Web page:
Frazz by Jef Mallett

Frazz

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  1. Fairportfan2

    Fairportfan2 said, over 1 year ago

    Why do you diagram sentences, Caulfield?
    .
    To learn the basic mechanics of the English language, perhaps, so that you don’t sound like the a huge percentage of the posters (both left- and right-wing) if you choose to make a comment on the political cartoons on GoComics?

  2. Night-Gaunt49

    Night-Gaunt49 said, over 1 year ago

    I would suggest that Caufield learned this the first day or even before he came to formal schooling. He finds it pointless to do it again and again. He picks it up quickly.

  3. ReneTray

    ReneTray said, over 1 year ago

    @Fairportfan2

    Yes.

  4. ReneTray

    ReneTray said, over 1 year ago

    And by his statements it discourages the other children to learn and keeping them from gaining the benefits of an education. Whch helps you gain a job in the first place.

  5. Alexikakos

    Alexikakos said, over 1 year ago

    I think diagramming is the dumbing down way of saying parse. (Because we can’t expect no children to learn good English right no-how.)
    It’s no wonder the newspapers are going from grade 8 to grade 6.

  6. KeepKeeper

    KeepKeeper said, over 1 year ago

    Caulfield will make a good politician. He can aggrandize many options, but never reach a solution

  7. Arianne

    Arianne said, over 1 year ago

    What a great line!
    The squeaky wheel gets the grease. Most kids learn that early on.

  8. Editer63

    Editer63 said, over 1 year ago

    Best description of economics I ever heard was “quantitative psychology”.

  9. Nachikethass

    Nachikethass said, over 1 year ago

    For the first time since I started reading Frazz, I felt that Caulfield is being a little pain.
    I have had wiseacres in my class when I was a teacher. Up to a point, you enjoy them – they are called bright and witty then. They liven up the class. Brings out new viewpoints.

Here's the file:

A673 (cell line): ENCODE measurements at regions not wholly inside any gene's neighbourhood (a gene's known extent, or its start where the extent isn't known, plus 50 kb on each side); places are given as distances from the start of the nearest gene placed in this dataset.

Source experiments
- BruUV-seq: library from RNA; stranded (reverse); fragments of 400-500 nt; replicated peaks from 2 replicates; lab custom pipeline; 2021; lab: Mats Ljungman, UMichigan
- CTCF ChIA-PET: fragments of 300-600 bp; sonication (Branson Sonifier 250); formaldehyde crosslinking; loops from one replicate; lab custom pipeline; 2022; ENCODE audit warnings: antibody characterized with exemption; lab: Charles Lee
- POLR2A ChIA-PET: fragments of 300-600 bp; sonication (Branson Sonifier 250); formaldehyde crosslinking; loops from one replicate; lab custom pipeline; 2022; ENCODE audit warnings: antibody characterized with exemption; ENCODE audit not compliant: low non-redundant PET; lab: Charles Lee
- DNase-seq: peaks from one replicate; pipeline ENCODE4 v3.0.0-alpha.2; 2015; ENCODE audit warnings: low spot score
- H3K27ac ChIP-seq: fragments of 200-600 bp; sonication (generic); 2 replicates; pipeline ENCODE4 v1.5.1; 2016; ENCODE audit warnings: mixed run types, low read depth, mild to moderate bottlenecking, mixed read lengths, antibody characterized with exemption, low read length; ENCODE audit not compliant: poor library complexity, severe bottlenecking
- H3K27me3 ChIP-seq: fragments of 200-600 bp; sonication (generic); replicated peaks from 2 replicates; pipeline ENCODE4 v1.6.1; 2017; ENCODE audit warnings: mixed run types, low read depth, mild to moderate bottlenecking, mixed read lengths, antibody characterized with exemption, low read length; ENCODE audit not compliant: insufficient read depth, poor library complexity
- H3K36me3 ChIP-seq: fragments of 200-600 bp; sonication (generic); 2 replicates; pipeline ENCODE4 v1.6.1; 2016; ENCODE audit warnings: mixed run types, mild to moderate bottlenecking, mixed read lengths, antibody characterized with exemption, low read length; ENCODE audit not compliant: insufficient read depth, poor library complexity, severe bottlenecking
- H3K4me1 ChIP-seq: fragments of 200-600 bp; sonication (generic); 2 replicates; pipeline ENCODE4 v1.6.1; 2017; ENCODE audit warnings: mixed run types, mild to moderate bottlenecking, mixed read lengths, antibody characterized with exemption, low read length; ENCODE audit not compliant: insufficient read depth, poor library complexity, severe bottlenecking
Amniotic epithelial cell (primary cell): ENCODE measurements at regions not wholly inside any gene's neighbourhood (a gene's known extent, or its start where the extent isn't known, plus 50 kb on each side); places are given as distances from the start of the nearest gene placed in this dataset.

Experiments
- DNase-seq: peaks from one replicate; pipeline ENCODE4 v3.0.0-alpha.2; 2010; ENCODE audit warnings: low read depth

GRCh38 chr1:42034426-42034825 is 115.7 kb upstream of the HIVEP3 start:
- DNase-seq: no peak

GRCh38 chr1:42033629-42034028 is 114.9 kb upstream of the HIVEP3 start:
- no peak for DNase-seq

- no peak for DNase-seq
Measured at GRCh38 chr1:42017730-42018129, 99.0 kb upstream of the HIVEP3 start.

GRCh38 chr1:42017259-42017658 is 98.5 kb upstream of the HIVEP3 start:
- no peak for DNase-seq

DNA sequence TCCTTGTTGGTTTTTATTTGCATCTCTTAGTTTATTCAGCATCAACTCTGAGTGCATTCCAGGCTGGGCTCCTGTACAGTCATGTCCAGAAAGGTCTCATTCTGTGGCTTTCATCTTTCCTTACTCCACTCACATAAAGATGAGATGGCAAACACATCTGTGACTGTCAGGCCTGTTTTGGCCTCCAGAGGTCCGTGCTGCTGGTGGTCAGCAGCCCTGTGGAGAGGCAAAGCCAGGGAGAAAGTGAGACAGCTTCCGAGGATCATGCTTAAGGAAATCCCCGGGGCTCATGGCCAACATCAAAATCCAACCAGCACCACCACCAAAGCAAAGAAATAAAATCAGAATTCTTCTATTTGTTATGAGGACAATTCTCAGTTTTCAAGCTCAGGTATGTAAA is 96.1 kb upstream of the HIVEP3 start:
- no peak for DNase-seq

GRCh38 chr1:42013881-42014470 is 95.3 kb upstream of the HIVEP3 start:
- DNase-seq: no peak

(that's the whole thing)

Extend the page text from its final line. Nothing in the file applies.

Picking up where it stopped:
But after a certain point, they are being unfair to those kids who are a bit less quicker in picking things up. They feel stupid and close down.

  10. neatslob

    neatslob said, over 1 year ago

    They actually do diagram sentence structure. And I doubt he learned how to do it as a preschooler.

    And by the way, supply is generally adjusted to satisfy demand, rather than vice versa.

  11. puddleglum1066

    puddleglum1066 said, over 1 year ago

    Well, look at it this way: Caulfield’s been repeating this grade for at least ten years now (note that “Frazz” received an award in 2003, so the strip must have been in print at that time), and while his body hasn’t grown at all, his mind has now matured to the point of a college sophomore. I can see how having to repeat sentence diagramming yet again just might be getting to him.


    If Dante were writing today, I’m pretty sure he’d add a bolgia in which the condemned spend eternity living the same year of their life over and over and over. It would be reserved for the people who write TV sitcoms, of course.

  12. vwdualnomand

    vwdualnomand said, over 1 year ago

    what was the point of diagramming a sentence?

  13. TheSkulker

    TheSkulker GoComics PRO Member said, over 1 year ago

    @Fairportfan2

    Why do you diagram sentences, Caulfield?
    To learn the basic mechanics of the English language, perhaps


    And just perhaps there are other ways to learn that don’t involve diagrams.


    My English teachers never covered diagraming sentences so I had to learn by reading and emulating the masters – Wells, Silverberg, Heinlien and Asimov, et al. What sounds right to me seems to match the formal rules of grammar embodied in the syntax of the English language. I am no William Buckley but I think I have done OK.


    Although I may not know the proper names for all the syntactical units of the language or be able to clearly define the difference between a direct and indirect object, I do know how to construct a proper sentence and when to use “your” vs “you’re” properly as well as “there”, “their” and "they’re; “between” and “among”; “who” and “whom”; “good” and “well” and a host of other such “mysteries” that seem to have escaped the capabilities of those who, supposedly, have learned sentence diagraming. (Unfortunately, I also tend to write long sentences!)


    The difference between “your” and “you’re” is so simple and easy to understand, yet their misuse is so prevalent, that one really has to question an educational system that allows such travesties to continue.

    Now if this post does not set me up as a target for dart practice, I don’t know what would!
    Namaste’, Art

  14. luvcmx

    luvcmx said, over 1 year ago

    @TheSkulker

    Among you and me I think that their are some mistakes in what your trying to said.

  15. magicwalnut

    magicwalnut GoComics PRO Member said, over 1 year ago

    They don’t do that in schools any more. Pity. It’s tough teaching grammar to graduate students who should have learned it in elementary school. Especially when they will be responsible for teaching it to others……

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